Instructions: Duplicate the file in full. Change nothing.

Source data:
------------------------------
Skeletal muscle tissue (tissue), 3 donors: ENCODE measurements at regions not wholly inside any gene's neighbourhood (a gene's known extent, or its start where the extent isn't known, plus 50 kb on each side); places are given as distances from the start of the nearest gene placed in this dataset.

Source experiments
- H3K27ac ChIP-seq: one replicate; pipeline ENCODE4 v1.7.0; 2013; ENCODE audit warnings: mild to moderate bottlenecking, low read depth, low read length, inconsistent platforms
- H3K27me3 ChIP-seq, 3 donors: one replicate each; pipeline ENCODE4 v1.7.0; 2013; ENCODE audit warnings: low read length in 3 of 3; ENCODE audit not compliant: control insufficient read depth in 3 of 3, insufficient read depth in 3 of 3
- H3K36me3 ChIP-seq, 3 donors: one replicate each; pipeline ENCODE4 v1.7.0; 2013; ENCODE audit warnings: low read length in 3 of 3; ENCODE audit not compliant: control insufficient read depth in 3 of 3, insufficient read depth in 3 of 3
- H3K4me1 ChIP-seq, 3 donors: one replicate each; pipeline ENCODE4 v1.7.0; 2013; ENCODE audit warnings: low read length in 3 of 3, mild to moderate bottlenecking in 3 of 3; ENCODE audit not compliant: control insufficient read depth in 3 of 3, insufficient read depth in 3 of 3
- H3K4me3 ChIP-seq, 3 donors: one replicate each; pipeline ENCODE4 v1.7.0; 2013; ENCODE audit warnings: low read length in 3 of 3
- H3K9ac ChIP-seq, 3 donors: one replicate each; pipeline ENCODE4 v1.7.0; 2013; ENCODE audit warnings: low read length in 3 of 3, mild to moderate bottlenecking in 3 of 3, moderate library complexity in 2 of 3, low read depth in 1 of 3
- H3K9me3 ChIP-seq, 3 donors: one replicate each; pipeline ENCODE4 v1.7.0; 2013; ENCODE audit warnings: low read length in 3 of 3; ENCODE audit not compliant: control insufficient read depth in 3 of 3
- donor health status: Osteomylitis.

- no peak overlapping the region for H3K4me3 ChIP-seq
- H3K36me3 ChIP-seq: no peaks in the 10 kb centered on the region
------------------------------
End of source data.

Skeletal muscle tissue (tissue), 3 donors: ENCODE measurements at regions not wholly inside any gene's neighbourhood (a gene's known extent, or its start where the extent isn't known, plus 50 kb on each side); places are given as distances from the start of the nearest gene placed in this dataset.

Source experiments
- H3K27ac ChIP-seq: one replicate; pipeline ENCODE4 v1.7.0; 2013; ENCODE audit warnings: mild to moderate bottlenecking, low read depth, low read length, inconsistent platforms
- H3K27me3 ChIP-seq, 3 donors: one replicate each; pipeline ENCODE4 v1.7.0; 2013; ENCODE audit warnings: low read length in 3 of 3; ENCODE audit not compliant: control insufficient read depth in 3 of 3, insufficient read depth in 3 of 3
- H3K36me3 ChIP-seq, 3 donors: one replicate each; pipeline ENCODE4 v1.7.0; 2013; ENCODE audit warnings: low read length in 3 of 3; ENCODE audit not compliant: control insufficient read depth in 3 of 3, insufficient read depth in 3 of 3
- H3K4me1 ChIP-seq, 3 donors: one replicate each; pipeline ENCODE4 v1.7.0; 2013; ENCODE audit warnings: low read length in 3 of 3, mild to moderate bottlenecking in 3 of 3; ENCODE audit not compliant: control insufficient read depth in 3 of 3, insufficient read depth in 3 of 3
- H3K4me3 ChIP-seq, 3 donors: one replicate each; pipeline ENCODE4 v1.7.0; 2013; ENCODE audit warnings: low read length in 3 of 3
- H3K9ac ChIP-seq, 3 donors: one replicate each; pipeline ENCODE4 v1.7.0; 2013; ENCODE audit warnings: low read length in 3 of 3, mild to moderate bottlenecking in 3 of 3, moderate library complexity in 2 of 3, low read depth in 1 of 3
- H3K9me3 ChIP-seq, 3 donors: one replicate each; pipeline ENCODE4 v1.7.0; 2013; ENCODE audit warnings: low read length in 3 of 3; ENCODE audit not compliant: control insufficient read depth in 3 of 3
- donor health status: Osteomylitis.

- no peak overlapping the region for H3K4me3 ChIP-seq
- H3K36me3 ChIP-seq: no peaks in the 10 kb centered on the region